We have entered a multi-day stretch of legends here and the first two we arrive at are the vaunted 426ci Max Wedge and the 426ci Chrysler Hemi. So yeah we’re talking Max Wedge and Hemi engines today. Nothing wrong with that, right? The 426 Max Wedge engine was the top of the Chrysler heap and basically lead the company’s performance efforts until the 426 Hemi was ready to be unleashed on the world. That being said, we’ll start there first and hemi a little later.

Coming off the heels of the success the company had seen with the 413ci Max Wedge engine, they wanted more so that’s exactly what they got in 1963. The company decided to increase the bore and stroke to 4.25×3.75 respectively. That was basically the only change over the 1962 version of the engine. The heads were the same and internally the materials and other things like the camshaft were tweaked but largely the same. Offered in a 415hp version that had 11.0:1 compression and a full-competition 425hp version with a titanic 13.5:1 compression ratio, these were no wilting lilies on the road or the race track. Obviously the 13.5:1 compression version of the engine was not for use on the street as it would have detonated itself to death on pump gas in a hurry.

The end of the Max Wedge line came in 1964 with the introduction of the Max Wedge Stage III. The engine got blarger carter carbs, a sweet cross ram intake manifold, more camshaft in terms of both lift and duration, and heads that moved more air, more efficiently. Engineers even had the block notched to clear the valves. Weirdly the engines had the exactly same horsepower ratings and carried compressions of 11.0:1 and 12.5:1. We’re guessing the lack of an announced power change was an effort to keep the racing sanctioning bodies from busting their chops.

There was a more streetable version of the 426 wedge family for the 1965 model year. 365hp was the rating and it was a hydraulic cam, was less radical version of the killer race engines. Lastly the 426’s coolest application may be in the seldom seen Dodge A100 CSS pickup trucks of 1964-66. This was the 365hp engine and those were basically the first factory muscle trucks.

Let’s check out some dyno videos! Then continue on to see Hemi stuff!

….and now its time to honor the 426 Chrysler Hemi

People have written stacks of books on the history of the 426 Chrysler hemi so forgive us if we don’t go that route. That being said, we (like most other people) dig the hell out of the classic hemi and it never fails to get our attention in classic cars, hot rods, or drag machines.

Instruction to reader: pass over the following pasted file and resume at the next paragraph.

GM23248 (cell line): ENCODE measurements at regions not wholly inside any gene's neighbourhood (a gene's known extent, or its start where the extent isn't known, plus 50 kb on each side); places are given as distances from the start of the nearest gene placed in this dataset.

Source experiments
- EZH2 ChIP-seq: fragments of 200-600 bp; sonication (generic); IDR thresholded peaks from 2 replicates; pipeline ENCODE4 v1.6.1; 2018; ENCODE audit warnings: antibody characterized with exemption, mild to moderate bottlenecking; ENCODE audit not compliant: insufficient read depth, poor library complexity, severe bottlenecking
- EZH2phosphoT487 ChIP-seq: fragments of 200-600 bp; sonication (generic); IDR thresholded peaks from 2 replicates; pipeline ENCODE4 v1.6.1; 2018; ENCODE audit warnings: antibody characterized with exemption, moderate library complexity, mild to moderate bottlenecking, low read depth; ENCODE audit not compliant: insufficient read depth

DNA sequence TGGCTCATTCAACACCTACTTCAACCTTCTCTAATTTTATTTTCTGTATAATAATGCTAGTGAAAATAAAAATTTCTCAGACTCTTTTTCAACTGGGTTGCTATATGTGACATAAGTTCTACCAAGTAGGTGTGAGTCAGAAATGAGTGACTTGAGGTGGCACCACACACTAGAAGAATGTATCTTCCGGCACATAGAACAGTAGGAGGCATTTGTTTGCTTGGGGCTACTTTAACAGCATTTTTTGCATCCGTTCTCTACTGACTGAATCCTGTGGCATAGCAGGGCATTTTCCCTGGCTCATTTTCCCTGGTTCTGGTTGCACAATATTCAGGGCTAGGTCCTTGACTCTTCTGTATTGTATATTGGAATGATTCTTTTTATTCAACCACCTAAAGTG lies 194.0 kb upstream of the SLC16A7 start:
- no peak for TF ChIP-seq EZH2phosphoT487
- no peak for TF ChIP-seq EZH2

As good as the Max Wedge was on the drag strip, it was not cutting the mustard to the level the Chrysler guys wanted it to on the NASCAR circuit so that was one of the reasons that engineers went back to the hemi headed design for what became the ultimate RB engine in that platform’s lineage. The official name for the Chrysler hemi is, “Chrysler Corporation Hemispherical Combustion Chamber Maximum Performance Engine”. That’s stiffer than an overly starched collar but it reads pretty damned well, right? Hey, never let an engineer name something.

In 1964 and 1965 before the emergence of the street hemi, the race engines came in all different varieties. Drag race versions had a couple of carbs, the stock car stuff had one carb, those engines (depending on where they were being used) had some internal differences in terms of components, even displacements were played with. Drag racing engines were rated at 415 or 425hp while the NASCAR engines carried a 400hp rating. The 1964 Daytona 500 was the engine’s coming out party and what a party it was with Chrysler locking down the top three positions. After Bill France decided to ban the engine (because it was not available for street use) Chrysler went ahead and launched the street hemi program, and the rest is history.

The block used in hemi engines is modified from a standard RB with stuff like cross bolted main caps. Forged steel cranks were used along with forged steel rods, forged aluminum pistons, and a solid lifter cam. The iron street hemi heads used 2.25″ intake valves along with 1.90″ exhaust valves. Another difference was how the heads were attached. 17 points of contact as with a 413 or 426 wedge but the top four were studded instead of bolted. Hydraulic cams were introduced to the street hemi in 1970.

The legend of this engine lives on as strongly today as it did when it was new.

Check out these hemi videos! The story continues below them!

….and now we need to talk 426ci GEN III Chrysler Hemi!

Yes there is a 426ci version of the “late model” Generation III hemi. The engine appeared in Mopar catalogs as a crate mill in 2010 and it was a pretty brilliant marketing move to bring the legendary 426ci displacement back for their hardcore fans.

Making more than 500hp with forged guts and a bore/stroke of 4.0×4.125 it is a siamese bore style block and by all accounts these things are built like an anvil with billet main caps and other provisions for the stomping that anyone would give it once installed in a car. Rated at 540hp naturally aspirated this sounds like a fun maker for sure.

This 426 engine was offered and we believe continues to be offered as an option for buyers of Chrysler Drag Pak cars.


The post Happy 426 Mopar Fans! We’re Talking Max Wedge and Hemi Engines Today Gen II and Gen III appeared first on BangShift.com.